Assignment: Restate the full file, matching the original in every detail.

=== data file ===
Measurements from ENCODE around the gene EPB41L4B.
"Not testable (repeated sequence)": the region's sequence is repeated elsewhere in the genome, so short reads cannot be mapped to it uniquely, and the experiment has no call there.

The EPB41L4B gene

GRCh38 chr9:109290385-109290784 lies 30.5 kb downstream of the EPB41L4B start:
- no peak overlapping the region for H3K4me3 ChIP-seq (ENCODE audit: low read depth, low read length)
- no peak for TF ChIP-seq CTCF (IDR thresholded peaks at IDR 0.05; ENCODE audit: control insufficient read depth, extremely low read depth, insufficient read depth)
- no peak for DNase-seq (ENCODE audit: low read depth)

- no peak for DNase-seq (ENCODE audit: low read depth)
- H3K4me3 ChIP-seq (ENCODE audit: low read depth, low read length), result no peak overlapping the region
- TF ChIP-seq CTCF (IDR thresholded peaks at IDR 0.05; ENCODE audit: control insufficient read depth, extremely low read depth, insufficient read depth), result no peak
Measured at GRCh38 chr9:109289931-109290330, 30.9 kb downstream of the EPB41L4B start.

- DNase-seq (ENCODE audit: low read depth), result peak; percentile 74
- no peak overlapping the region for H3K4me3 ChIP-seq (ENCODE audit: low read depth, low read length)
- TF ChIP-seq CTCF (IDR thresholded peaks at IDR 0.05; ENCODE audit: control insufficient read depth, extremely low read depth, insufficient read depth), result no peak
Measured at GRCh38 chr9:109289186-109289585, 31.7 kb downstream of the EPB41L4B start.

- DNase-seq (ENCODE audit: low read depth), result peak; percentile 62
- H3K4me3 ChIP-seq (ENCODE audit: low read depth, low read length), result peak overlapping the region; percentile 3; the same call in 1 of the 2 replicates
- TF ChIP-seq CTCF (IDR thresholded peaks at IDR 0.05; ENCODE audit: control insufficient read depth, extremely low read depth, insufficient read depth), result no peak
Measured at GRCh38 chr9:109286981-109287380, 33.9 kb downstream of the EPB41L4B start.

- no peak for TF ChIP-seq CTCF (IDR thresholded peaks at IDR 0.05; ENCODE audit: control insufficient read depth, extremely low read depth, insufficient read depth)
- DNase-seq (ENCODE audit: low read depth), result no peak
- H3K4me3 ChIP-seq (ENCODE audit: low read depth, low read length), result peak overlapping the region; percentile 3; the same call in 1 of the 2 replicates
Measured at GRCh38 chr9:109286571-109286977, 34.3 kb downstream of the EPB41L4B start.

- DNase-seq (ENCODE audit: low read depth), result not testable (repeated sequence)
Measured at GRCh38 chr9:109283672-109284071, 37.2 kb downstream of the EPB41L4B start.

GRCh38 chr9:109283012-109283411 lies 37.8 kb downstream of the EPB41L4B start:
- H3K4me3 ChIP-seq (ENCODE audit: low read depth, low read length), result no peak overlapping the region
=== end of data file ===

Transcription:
Measurements from ENCODE around the gene EPB41L4B.
"Not testable (repeated sequence)": the region's sequence is repeated elsewhere in the genome, so short reads cannot be mapped to it uniquely, and the experiment has no call there.

The EPB41L4B gene

GRCh38 chr9:109290385-109290784 lies 30.5 kb downstream of the EPB41L4B start:
- no peak overlapping the region for H3K4me3 ChIP-seq (ENCODE audit: low read depth, low read length)
- no peak for TF ChIP-seq CTCF (IDR thresholded peaks at IDR 0.05; ENCODE audit: control insufficient read depth, extremely low read depth, insufficient read depth)
- no peak for DNase-seq (ENCODE audit: low read depth)

- no peak for DNase-seq (ENCODE audit: low read depth)
- H3K4me3 ChIP-seq (ENCODE audit: low read depth, low read length), result no peak overlapping the region
- TF ChIP-seq CTCF (IDR thresholded peaks at IDR 0.05; ENCODE audit: control insufficient read depth, extremely low read depth, insufficient read depth), result no peak
Measured at GRCh38 chr9:109289931-109290330, 30.9 kb downstream of the EPB41L4B start.

- DNase-seq (ENCODE audit: low read depth), result peak; percentile 74
- no peak overlapping the region for H3K4me3 ChIP-seq (ENCODE audit: low read depth, low read length)
- TF ChIP-seq CTCF (IDR thresholded peaks at IDR 0.05; ENCODE audit: control insufficient read depth, extremely low read depth, insufficient read depth), result no peak
Measured at GRCh38 chr9:109289186-109289585, 31.7 kb downstream of the EPB41L4B start.

- DNase-seq (ENCODE audit: low read depth), result peak; percentile 62
- H3K4me3 ChIP-seq (ENCODE audit: low read depth, low read length), result peak overlapping the region; percentile 3; the same call in 1 of the 2 replicates
- TF ChIP-seq CTCF (IDR thresholded peaks at IDR 0.05; ENCODE audit: control insufficient read depth, extremely low read depth, insufficient read depth), result no peak
Measured at GRCh38 chr9:109286981-109287380, 33.9 kb downstream of the EPB41L4B start.

- no peak for TF ChIP-seq CTCF (IDR thresholded peaks at IDR 0.05; ENCODE audit: control insufficient read depth, extremely low read depth, insufficient read depth)
- DNase-seq (ENCODE audit: low read depth), result no peak
- H3K4me3 ChIP-seq (ENCODE audit: low read depth, low read length), result peak overlapping the region; percentile 3; the same call in 1 of the 2 replicates
Measured at GRCh38 chr9:109286571-109286977, 34.3 kb downstream of the EPB41L4B start.

- DNase-seq (ENCODE audit: low read depth), result not testable (repeated sequence)
Measured at GRCh38 chr9:109283672-109284071, 37.2 kb downstream of the EPB41L4B start.

GRCh38 chr9:109283012-109283411 lies 37.8 kb downstream of the EPB41L4B start:
- H3K4me3 ChIP-seq (ENCODE audit: low read depth, low read length), result no peak overlapping the region